Antidepressants Carry Equal Risksby Jennifer Gibson, PharmD | June 9, 2010
For nearly a decade, the public has heeded warnings of suicidal behavior related to antidepressant use in children and adolescents. However, the use of antidepressants in this population is still increasing. Initially, selective serotonin reuptake inhibitors (SSRIs), the most common class of antidepressants prescribed for children, were the only drugs associated with the increase in suicidal behavior. Now, a large cohort study published in a recent issue of Pediatrics reports that there is no difference in the risk of suicidal behavior among different SSRIs or difference classes of antidepressants.
The United States Food and Drug Administration (FDA) issued a public warning in October 2004 that cautioned about an increase in suicidal thoughts and behaviors in children and adolescents taking SSRIs. Later, the FDA required a “black box warning” — the most serious type of warning available — be placed on the labeling of SSRIs detailing the increased suicidal risks. The warning came after a 2007 study in the Journal of the American Medical Association found that the risk of suicidal thoughts and attempts in young patients taking SSRIs was twice the rate of patients taking placebo.
However, many patients, parents and prescribers were skeptical of the results and the use of SSRIs in children and adolescents has continued to increase over the past several years. Several studies and reviews since the issuance of the FDA’s warning have not duplicated the increased suicidal behavior, and many clinicians and patients feel that the benefits of antidepressant therapy outweigh the risks. A landmark study funded by the National Institute of Mental Health, the Treatment for Adolescents with Depression Study (TADS), concluded that a combination of fluoxetine (an SSRI) and psychotherapy is the most effective treatment for depression in young patients.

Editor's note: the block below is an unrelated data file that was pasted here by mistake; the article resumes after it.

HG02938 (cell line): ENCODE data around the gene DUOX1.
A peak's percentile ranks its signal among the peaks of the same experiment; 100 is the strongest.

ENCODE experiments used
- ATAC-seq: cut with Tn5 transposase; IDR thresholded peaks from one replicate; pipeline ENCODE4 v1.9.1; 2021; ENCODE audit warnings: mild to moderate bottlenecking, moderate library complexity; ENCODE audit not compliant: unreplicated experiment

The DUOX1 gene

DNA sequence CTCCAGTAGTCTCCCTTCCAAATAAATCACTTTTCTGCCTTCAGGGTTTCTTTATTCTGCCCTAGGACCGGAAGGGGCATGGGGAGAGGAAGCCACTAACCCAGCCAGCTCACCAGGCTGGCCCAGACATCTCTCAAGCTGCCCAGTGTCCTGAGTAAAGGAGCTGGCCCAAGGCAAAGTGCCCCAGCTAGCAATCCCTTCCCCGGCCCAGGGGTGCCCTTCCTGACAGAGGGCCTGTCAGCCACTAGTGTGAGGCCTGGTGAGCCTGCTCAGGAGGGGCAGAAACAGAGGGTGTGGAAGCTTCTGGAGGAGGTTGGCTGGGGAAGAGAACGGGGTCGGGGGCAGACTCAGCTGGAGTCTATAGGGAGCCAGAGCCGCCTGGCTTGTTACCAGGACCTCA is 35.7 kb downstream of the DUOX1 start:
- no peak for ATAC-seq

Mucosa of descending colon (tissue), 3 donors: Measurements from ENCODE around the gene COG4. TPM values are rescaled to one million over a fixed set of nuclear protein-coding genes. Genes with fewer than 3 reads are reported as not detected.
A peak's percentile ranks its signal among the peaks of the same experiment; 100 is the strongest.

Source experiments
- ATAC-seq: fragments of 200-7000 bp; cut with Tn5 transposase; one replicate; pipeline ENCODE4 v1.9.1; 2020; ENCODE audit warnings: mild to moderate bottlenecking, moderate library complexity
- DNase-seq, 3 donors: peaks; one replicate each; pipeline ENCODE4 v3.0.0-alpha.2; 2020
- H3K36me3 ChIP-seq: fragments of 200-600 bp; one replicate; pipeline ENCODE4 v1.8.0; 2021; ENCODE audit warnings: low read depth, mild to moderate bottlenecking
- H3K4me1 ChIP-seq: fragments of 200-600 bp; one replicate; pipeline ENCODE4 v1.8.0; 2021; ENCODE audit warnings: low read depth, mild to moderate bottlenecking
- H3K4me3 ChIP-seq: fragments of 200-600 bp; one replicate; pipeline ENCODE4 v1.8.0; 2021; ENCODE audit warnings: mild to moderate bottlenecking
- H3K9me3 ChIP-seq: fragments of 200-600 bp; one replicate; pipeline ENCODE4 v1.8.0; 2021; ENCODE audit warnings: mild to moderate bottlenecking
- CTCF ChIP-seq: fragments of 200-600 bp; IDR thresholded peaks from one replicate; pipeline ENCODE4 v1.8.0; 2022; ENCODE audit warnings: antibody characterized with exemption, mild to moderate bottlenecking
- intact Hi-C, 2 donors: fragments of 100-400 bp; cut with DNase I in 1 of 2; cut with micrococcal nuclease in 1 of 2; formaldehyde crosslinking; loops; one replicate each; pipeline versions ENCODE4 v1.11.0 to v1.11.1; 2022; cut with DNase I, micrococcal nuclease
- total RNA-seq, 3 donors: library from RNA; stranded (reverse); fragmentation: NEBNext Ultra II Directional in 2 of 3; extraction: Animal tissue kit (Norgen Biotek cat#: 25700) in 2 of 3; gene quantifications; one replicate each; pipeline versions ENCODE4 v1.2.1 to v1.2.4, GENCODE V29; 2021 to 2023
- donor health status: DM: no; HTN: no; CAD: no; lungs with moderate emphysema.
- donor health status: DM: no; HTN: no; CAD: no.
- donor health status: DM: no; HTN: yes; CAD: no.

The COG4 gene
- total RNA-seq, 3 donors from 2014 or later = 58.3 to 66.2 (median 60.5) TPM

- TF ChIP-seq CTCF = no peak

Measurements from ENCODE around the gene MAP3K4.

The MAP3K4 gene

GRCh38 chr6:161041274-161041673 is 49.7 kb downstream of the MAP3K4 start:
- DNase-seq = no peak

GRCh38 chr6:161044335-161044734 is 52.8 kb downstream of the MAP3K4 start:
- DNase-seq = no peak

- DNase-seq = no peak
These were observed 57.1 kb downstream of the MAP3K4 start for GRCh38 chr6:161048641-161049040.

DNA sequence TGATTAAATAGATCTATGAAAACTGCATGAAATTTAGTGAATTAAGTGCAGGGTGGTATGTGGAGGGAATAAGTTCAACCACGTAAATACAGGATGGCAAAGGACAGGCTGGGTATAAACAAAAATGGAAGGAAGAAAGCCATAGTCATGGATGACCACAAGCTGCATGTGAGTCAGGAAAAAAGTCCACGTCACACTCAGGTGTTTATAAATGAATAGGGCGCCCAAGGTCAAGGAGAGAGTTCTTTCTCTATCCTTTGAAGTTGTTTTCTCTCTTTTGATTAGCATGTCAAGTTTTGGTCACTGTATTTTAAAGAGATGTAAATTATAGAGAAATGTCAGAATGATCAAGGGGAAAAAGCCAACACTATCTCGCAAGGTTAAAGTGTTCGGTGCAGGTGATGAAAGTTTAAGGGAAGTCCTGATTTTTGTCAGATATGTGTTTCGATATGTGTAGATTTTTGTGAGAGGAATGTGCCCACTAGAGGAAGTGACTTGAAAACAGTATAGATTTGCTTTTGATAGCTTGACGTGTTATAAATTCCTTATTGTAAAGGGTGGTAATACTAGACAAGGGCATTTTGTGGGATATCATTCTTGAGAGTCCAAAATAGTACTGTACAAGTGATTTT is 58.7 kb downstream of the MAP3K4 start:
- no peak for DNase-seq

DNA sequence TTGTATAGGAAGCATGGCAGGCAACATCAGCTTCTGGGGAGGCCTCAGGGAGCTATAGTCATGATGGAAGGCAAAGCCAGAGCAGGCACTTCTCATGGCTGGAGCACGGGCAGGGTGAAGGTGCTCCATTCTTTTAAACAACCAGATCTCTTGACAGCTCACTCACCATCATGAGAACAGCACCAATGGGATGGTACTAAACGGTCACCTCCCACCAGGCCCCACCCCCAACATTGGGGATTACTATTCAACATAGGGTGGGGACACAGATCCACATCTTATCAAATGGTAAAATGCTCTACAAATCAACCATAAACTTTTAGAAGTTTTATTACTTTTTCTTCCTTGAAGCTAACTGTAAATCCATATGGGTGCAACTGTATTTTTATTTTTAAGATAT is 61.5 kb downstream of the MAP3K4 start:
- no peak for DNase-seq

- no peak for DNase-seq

Several studies have also analyzed the relationship between antidepressant use in adults and suicide risk, but have yielded conflicting results. Further, several large studies found no increase in suicidal behavior in young people, either. One study even reported that SSRI use was associated with decreased suicidal behavior in children and adolescents.
To date, most attention has focused on the risk factors associated with SSRI use in children and adolescents, but the current Pediatrics study evaluated several SSRIs, as well as tricyclic antidepressants and other new agents. Overall, the study evaluated a cohort of nearly 21,000 patients aged 10 to 18 years at treatment initiation. During the first year of treatment, there were 266 attempted and 3 completed suicides in the cohort. There was no difference in suicide risk among any of the antidepressant medications investigated.
Children and adolescents with depressive disorders are at increased risk for suicidal thoughts and actions compared to peers with no depressive disorders. Untreated depression can lead to significant, and life-threatening, emotional, psychological and social consequences. The choice of therapy needs to be individualized and based on the history and preferences of the patient and family. All patients with depressive disorders should be monitored for increased suicidal thoughts and behaviors, regardless of therapy.
The new study still does not address the doubts of many clinicians about the validity of the association between antidepressants and suicide, but it does level the playing field of drug choice. But, is the fact that all antidepressants pose an equal risk of suicide good news or bad news? The good news is that it makes all drugs available for treatment, rather than singling out an entire class of drugs as unusable. The bad news is that no one knows how or why these drugs increase the risk of suicidal behavior. The news, however, does make health care providers and families more aware of careful monitoring of patient response to therapy for depressive disorders. No drug is entirely safe, and no treatment is effective for all patients.
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